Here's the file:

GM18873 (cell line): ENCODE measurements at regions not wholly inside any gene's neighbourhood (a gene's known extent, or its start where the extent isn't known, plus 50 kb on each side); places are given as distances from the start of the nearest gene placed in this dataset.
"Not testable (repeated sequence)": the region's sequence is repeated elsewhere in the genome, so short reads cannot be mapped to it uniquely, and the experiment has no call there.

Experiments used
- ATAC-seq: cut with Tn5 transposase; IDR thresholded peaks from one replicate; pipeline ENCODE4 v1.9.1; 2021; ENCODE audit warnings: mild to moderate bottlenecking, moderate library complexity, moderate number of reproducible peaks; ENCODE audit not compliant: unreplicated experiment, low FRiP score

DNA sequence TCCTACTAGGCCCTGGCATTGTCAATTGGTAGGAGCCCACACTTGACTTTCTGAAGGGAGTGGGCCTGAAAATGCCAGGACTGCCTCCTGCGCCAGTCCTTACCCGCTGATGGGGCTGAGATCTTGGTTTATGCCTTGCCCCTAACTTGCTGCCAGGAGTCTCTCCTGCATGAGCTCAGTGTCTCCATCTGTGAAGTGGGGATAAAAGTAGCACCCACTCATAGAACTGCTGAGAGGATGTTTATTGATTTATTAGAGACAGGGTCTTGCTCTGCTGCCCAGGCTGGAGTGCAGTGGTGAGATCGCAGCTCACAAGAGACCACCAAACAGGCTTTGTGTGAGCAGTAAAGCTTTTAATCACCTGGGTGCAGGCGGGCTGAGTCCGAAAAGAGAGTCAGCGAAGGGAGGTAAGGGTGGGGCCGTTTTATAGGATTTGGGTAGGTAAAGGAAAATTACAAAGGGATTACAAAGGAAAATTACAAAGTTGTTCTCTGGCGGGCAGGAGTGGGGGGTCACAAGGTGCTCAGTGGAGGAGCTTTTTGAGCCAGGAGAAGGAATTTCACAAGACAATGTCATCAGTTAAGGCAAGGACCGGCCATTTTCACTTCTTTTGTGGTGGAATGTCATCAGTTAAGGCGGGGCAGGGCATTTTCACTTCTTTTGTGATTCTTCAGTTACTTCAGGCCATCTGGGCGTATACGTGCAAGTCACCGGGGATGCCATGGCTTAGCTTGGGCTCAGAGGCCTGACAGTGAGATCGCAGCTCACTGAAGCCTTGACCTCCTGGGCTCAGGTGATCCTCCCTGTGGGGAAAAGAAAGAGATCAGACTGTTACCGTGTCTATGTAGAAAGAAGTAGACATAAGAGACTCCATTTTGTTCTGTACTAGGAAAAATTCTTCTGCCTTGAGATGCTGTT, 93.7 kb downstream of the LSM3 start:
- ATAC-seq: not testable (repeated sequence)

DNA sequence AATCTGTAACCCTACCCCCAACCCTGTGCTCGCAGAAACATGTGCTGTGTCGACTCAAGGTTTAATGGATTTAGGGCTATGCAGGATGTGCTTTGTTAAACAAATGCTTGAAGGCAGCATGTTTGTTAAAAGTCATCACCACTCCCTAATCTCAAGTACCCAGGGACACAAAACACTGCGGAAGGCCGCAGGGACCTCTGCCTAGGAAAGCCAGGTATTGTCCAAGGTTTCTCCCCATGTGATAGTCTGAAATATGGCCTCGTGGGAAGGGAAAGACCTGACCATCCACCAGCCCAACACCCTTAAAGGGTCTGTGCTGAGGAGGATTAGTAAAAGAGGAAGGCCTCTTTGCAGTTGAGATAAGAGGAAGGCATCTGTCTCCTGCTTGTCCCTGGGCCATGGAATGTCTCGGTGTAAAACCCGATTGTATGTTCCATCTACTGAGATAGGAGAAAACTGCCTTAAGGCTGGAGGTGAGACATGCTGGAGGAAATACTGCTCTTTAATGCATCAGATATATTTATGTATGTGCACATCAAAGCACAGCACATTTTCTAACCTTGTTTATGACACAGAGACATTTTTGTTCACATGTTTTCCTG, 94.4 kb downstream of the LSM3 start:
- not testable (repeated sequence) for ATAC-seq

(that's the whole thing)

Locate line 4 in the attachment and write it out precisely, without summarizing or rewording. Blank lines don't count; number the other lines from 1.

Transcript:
- ATAC-seq: cut with Tn5 transposase; IDR thresholded peaks from one replicate; pipeline ENCODE4 v1.9.1; 2021; ENCODE audit warnings: mild to moderate bottlenecking, moderate library complexity, moderate number of reproducible peaks; ENCODE audit not compliant: unreplicated experiment, low FRiP score